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United States Court of Appeals, Seventh Circuit.

Quincy Darnell BLUE, Petitioner-Appellant, v. Eric WILLIAMS, Respondent-Appellee.

No. 19-1112

Decided: August 27, 2020

Before MICHAEL S. KANNE, Circuit Judge, ILANA DIAMOND ROVNER, Circuit Judge, AMY C. BARRETT, Circuit Judge Quincy Darnell Blue, Pro Se Daniel Kapsak, Attorney, Office of the United States Attorney, Civil Division, Fairview Heights, IL, for Respondent-Appellee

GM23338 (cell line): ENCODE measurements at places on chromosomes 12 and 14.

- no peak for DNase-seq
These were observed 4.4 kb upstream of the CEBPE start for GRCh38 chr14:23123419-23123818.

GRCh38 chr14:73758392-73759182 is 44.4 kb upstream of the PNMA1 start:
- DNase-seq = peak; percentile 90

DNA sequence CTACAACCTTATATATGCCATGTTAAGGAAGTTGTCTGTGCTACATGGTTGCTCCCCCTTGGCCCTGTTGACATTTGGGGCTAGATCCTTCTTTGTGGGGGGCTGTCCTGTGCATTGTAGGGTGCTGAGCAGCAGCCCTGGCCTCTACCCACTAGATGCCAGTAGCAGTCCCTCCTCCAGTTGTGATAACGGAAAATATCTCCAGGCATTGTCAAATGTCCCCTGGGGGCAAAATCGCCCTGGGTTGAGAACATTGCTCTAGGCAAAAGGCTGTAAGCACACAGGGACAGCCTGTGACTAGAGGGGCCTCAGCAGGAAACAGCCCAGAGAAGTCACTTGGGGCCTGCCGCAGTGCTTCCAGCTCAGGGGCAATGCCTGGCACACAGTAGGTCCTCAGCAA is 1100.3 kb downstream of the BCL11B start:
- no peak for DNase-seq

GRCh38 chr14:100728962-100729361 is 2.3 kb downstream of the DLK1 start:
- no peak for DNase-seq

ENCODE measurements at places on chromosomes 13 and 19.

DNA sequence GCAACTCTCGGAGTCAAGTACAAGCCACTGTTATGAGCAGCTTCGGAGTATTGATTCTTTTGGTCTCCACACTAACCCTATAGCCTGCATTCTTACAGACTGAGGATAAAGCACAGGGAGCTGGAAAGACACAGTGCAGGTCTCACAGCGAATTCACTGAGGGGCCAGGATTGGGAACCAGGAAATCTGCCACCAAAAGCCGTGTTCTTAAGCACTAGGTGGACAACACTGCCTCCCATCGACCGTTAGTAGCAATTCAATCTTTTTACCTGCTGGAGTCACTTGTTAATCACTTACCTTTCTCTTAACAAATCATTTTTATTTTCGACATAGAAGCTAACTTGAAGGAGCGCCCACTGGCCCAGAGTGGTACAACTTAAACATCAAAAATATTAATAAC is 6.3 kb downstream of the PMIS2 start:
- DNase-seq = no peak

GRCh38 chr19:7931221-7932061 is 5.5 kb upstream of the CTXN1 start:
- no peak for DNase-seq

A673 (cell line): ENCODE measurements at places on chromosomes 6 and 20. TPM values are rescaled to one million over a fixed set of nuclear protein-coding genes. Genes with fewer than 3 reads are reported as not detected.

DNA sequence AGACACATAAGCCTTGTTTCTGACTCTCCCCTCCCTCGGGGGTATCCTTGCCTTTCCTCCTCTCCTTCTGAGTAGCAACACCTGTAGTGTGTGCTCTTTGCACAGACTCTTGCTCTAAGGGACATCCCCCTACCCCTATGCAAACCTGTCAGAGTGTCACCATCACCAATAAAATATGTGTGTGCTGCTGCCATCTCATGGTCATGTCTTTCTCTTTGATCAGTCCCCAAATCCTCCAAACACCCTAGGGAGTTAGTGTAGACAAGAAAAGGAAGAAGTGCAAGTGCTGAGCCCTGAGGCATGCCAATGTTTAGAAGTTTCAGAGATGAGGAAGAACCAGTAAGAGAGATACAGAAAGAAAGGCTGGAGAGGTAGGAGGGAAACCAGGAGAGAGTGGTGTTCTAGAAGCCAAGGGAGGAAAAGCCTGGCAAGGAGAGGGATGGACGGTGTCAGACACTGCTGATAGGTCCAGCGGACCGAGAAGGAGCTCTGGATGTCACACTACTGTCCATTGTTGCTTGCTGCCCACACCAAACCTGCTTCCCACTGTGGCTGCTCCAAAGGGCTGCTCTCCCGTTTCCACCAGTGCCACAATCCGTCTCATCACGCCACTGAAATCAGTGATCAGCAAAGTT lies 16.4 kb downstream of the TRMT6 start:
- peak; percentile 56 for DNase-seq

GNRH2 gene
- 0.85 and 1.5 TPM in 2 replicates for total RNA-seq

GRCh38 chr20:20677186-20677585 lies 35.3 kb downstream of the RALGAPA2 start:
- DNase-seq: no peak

Quincy Blue seeks collateral relief from his criminal sentence. After a federal jury in Kansas convicted Blue of bank robbery and using a firearm during a crime of violence, see 18 U.S.C. §§ 924(c), 2113(a), the sentencing court ruled that he was a “career offender.” For the predicate offenses, the court cited his prior state convictions, which included two convictions for possessing drugs with intent to sell. He received a sentence of 30 years' imprisonment. After a failed appeal and two unsuccessful motions for collateral relief under 28 U.S.C. § 2255, Blue now seeks relief under 28 U.S.C. § 2241. He contends that he is entitled to relief under Mathis v. United States, ––– U.S. ––––, 136 S. Ct. 2243, 195 L.Ed.2d 604 (2016), as reflected by a Tenth Circuit decision that he says relied on Mathis to hold that his drug crimes are not predicate offenses. The district court denied the § 2241 petition. Because the Tenth Circuit decision relied on pre-Mathis principles to hold that his drug crimes are not predicates, Blue could have raised the same arguments in his original motion under § 2255. He thus cannot use § 2241 to seek relief, so we affirm.